Some Taiwanese news sites have become mouthpieces of the Chinese government in promoting measures aimed at Taiwanese that are part of Beijing’s “united front” tactics, a source said.
China last year launched a Web site registered in Taiwan to promote its 31 measures aimed at attracting Taiwanese businesspeople and students, but closed the site after it was discovered by Taiwanese authorities.
This time, Beijing is cooperating with 20 Taiwanese media companies to advertise 26 measures that China’s Taiwan Affairs Office (TAO) announced on Monday last week, the source said.
The sites were asked to post the full text of the measures, explanations of each measure, a diagram provided by the TAO that it said “sums up the 26 measures in one picture” and commentary about the measures by the TAO-affiliated China Taiwan Network Web site, the source said.
“Who is harming the interests of Taiwanese for personal gain? The answer is easy to see,” the commentary said, seemingly referring to President Tsai Ing-wen (蔡英文).
The 20 Web sites, along with three others, in July also published an article by the TAO vilifying Tsai and her administration, the source said.
Some of the Web sites, including Life News (民生新聞網), Finger Media (指傳媒) and Beneficence News (慈善新聞報), list their addresses as being in Taichung, and 14 of them are associated with Finger Media, the source said.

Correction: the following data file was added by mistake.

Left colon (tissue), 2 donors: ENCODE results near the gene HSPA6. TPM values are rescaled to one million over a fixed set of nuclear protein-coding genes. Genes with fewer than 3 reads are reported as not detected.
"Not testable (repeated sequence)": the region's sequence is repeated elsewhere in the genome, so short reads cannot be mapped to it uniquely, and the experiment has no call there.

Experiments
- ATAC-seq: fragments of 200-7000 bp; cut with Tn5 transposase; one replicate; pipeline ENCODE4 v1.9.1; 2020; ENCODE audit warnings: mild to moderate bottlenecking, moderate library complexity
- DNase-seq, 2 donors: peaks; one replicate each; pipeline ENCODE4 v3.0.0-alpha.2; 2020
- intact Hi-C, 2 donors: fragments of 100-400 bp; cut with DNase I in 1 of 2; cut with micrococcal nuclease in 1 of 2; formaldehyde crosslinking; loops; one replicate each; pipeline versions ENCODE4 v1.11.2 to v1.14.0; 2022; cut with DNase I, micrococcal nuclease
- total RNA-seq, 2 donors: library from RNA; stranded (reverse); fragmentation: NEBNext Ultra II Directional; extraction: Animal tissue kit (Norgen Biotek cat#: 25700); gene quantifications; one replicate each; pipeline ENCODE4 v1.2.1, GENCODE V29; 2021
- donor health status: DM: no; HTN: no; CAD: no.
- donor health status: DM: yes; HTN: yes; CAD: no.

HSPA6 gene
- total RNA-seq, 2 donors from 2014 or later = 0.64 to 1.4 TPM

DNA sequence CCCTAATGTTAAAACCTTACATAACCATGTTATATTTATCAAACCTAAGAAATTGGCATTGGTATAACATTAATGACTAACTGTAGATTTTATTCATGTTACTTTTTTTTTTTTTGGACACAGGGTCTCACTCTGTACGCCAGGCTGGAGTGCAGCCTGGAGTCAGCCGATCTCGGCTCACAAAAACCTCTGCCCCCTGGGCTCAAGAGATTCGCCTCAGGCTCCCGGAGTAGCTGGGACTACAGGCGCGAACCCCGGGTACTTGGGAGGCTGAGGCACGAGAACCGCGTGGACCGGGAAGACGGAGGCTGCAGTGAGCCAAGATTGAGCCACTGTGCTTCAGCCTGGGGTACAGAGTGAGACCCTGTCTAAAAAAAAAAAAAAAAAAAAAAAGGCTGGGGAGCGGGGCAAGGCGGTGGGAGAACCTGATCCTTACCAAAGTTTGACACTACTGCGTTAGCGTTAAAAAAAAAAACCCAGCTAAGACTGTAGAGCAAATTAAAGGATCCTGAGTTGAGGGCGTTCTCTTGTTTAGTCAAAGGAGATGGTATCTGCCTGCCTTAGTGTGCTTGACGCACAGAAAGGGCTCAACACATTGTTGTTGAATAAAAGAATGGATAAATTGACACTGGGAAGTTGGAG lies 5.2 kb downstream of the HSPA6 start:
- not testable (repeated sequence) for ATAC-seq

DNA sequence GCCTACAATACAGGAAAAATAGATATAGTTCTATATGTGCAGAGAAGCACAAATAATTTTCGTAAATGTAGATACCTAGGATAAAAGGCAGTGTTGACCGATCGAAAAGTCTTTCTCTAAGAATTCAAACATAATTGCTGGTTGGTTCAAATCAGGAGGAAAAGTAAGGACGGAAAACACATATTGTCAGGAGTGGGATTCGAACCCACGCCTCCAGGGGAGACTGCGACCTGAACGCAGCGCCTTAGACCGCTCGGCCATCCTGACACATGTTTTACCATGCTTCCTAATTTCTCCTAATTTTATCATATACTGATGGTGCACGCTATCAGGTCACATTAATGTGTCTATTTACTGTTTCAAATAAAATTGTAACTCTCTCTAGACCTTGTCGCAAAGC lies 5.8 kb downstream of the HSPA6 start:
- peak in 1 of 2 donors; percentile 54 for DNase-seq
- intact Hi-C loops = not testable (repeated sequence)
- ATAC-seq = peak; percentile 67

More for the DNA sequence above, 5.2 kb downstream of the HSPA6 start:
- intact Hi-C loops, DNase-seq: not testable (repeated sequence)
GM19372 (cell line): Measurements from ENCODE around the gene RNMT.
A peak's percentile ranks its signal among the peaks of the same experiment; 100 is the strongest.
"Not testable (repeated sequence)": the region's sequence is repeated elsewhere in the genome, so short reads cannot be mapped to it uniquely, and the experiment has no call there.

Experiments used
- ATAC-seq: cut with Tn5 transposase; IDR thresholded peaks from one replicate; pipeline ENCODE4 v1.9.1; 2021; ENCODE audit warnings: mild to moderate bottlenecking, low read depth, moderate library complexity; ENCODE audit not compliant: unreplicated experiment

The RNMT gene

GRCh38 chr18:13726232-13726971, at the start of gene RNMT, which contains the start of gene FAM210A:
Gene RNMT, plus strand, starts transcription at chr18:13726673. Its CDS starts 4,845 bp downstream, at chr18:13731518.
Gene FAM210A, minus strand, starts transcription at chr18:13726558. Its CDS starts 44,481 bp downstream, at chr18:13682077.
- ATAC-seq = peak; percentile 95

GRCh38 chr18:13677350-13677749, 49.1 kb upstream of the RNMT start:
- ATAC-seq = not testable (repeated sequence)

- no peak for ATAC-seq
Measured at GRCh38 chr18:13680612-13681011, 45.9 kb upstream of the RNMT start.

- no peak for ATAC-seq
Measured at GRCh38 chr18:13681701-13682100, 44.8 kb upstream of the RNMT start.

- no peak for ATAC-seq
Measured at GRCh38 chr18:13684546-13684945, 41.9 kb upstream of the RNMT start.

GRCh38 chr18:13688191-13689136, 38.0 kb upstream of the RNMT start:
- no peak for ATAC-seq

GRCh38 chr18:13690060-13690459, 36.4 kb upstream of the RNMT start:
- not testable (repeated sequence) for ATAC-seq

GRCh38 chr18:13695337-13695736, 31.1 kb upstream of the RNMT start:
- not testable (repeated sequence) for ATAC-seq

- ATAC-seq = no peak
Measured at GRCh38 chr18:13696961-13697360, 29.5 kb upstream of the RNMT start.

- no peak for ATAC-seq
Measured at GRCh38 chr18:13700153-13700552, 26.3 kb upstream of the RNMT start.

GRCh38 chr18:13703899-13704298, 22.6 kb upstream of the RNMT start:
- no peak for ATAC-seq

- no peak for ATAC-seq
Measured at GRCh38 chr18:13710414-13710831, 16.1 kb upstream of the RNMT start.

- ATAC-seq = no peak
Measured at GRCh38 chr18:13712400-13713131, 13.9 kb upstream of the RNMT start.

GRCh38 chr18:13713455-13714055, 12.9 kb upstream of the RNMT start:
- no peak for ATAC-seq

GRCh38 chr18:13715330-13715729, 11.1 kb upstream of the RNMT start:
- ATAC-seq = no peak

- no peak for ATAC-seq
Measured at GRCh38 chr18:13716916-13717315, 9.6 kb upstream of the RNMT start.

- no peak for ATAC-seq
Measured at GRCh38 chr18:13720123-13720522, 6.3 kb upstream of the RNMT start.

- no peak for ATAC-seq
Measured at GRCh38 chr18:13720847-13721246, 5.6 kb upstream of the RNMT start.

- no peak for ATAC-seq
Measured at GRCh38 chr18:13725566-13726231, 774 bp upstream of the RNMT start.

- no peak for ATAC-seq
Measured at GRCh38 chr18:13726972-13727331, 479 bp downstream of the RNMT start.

Tsai in July said China’s use of proxy Web sites in Taiwan is part of its information war against the nation and is a threat to the nation’s democracy.
Authorities are investigating whether the Web sites contravened the Social Order Maintenance Act (社會秩序維護法) or the National Security Act (國家安全法) by posting articles for the TAO, the source said.
However, a previous administrative investigation was inconclusive due to the lack of an official authority for online media, making it difficult to regulate their activity, they said.
Web sites acting as mouthpieces for Beijing fall outside the scope of free speech and are a national security issue, National Taiwan University Graduate Institute of Journalism professor Flora Chang (張錦華) said on Saturday.
The government should define which government agency has jurisdiction over online media and pass a “Chinese Communist Party agent” bill to respond to Chinese infiltration, she said.
The government has extricated itself from the media following the end of martial law in Taiwan, but now China is taking advantage of the nation’s freedoms to manipulate public opinion, she said, adding that China’s actions also threaten the freedom of the press.
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